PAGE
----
Read from January 10 to 15, 2014

Coming Sunday 12/1/2014 to R3. The first part of Aeschylus's trilogy in a new version by playwright Simon Scardifield.

Clytemnestra Gonna Getcha

What a wonderful way to bust a TBR!

BBC Description: The Oresteia: Agamemnon By Aeschylus. A new version by Simon Scardifield.

The first of the three plays in Aeschylus' classic trilogy about murder, revenge and justice. Agamemnon returns home to Argos after his victory at Troy. But his wife, Clytemnestra, has determined to take terrible revenge for his sacrifice of their eldest daughter Iphigenia.

BBC Concert Orchestra Percussionists . . . . . Alasdair Malloy, Stephen Webberley and Stephen Whibley

Sound design: Colin Guthrie

Over the coming weeks, Drama on 3 will broadcast all three plays in the Oresteia in accessible, fast-moving, contemporary versions by three of this country's most imaginative writers. The second play, The Libation Bearers, is written by Ed Hime and the third, The Furies, is by Rebecca Lenkiewicz. ( )
  mimal | Jan 15, 2014 |
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» Add other authors (145 possible)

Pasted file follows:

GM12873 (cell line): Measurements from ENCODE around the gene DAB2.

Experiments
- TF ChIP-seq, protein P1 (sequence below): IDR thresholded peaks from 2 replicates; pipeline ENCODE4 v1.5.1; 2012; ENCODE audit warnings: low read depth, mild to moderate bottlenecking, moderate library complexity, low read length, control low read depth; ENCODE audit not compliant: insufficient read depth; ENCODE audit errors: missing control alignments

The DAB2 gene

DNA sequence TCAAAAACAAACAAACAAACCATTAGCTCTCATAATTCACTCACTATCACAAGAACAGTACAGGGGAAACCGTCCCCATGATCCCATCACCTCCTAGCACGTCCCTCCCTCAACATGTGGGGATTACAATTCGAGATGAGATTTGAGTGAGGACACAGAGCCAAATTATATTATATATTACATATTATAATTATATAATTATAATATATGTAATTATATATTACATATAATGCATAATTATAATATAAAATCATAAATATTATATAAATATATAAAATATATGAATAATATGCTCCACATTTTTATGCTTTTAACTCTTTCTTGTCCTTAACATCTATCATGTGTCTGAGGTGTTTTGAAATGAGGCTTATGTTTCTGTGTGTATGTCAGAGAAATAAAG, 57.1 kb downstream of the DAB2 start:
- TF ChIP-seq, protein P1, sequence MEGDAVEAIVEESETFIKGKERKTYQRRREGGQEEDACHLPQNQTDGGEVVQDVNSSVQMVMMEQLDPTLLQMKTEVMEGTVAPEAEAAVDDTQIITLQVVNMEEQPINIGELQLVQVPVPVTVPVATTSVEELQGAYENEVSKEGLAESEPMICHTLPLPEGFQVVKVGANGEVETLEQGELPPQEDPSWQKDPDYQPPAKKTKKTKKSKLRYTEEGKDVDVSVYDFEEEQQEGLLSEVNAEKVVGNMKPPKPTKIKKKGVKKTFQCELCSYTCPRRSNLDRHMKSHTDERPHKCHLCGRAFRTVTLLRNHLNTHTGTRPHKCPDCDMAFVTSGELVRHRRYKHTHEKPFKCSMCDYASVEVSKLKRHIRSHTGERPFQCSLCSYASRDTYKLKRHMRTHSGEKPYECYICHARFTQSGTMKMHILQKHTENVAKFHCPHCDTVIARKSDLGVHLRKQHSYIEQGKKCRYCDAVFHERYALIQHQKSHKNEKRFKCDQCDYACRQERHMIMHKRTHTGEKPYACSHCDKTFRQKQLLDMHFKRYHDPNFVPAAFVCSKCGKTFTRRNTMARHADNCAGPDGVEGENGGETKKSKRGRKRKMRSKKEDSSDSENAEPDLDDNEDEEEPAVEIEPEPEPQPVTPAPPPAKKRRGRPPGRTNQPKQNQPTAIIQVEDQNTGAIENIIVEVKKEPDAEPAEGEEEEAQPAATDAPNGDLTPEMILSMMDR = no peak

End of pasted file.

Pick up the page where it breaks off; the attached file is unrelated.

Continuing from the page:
Author nameRoleType of authorWork?Status
Aeschylusprimary authorall editionscalculated
Arnott, Peter D.Ed. And Tr.secondary authorsome editionsconfirmed
Barker, G. R.Translatorsecondary authorsome editionsconfirmed
Boutens, P.C.Translatorsecondary authorsome editionsconfirmed
Bradfield CollegeTranslatorsecondary authorsome editionsconfirmed
Brooke, Z. N.Translatorsecondary authorsome editionsconfirmed
Browning, RobertTranslatorsecondary authorsome editionsconfirmed
Dearle, N. B.Translatorsecondary authorsome editionsconfirmed
Denniston , John DewarEditorsecondary authorsome editionsconfirmed
Denniston, J.D.Editorsecondary authorsome editionsconfirmed
Fagles, R.Translatorsecondary authorsome editionsconfirmed
Fraenkel, EduardEditorsecondary authorsome editionsconfirmed
Gardiner, A. F.Translatorsecondary authorsome editionsconfirmed
Greene, C. W.Translatorsecondary authorsome editionsconfirmed
Groeneboom, P.Editorsecondary authorsome editionsconfirmed
Helm, G. F.Translatorsecondary authorsome editionsconfirmed
Higgins, J. C.Translatorsecondary authorsome editionsconfirmed
Hood, A. J. F.Translatorsecondary authorsome editionsconfirmed
Koolschijn, GerardTranslatorsecondary authorsome editionsconfirmed
Leach, G. K.Translatorsecondary authorsome editionsconfirmed
MacNiece, LouisTranslatorsecondary authorsome editionsconfirmed
Milne, W. S.Translatorsecondary authorsome editionsconfirmed